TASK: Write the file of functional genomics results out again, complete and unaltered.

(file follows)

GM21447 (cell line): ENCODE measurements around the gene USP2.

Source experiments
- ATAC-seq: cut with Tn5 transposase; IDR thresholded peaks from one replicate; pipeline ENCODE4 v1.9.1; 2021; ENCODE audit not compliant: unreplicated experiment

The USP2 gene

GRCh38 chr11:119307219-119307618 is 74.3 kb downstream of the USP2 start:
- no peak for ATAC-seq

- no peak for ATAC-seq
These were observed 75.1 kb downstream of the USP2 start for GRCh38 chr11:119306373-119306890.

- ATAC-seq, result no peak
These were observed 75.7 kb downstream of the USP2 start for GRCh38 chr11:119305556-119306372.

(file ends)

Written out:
GM21447 (cell line): ENCODE measurements around the gene USP2.

Source experiments
- ATAC-seq: cut with Tn5 transposase; IDR thresholded peaks from one replicate; pipeline ENCODE4 v1.9.1; 2021; ENCODE audit not compliant: unreplicated experiment

The USP2 gene

GRCh38 chr11:119307219-119307618 is 74.3 kb downstream of the USP2 start:
- no peak for ATAC-seq

- no peak for ATAC-seq
These were observed 75.1 kb downstream of the USP2 start for GRCh38 chr11:119306373-119306890.

- ATAC-seq, result no peak
These were observed 75.7 kb downstream of the USP2 start for GRCh38 chr11:119305556-119306372.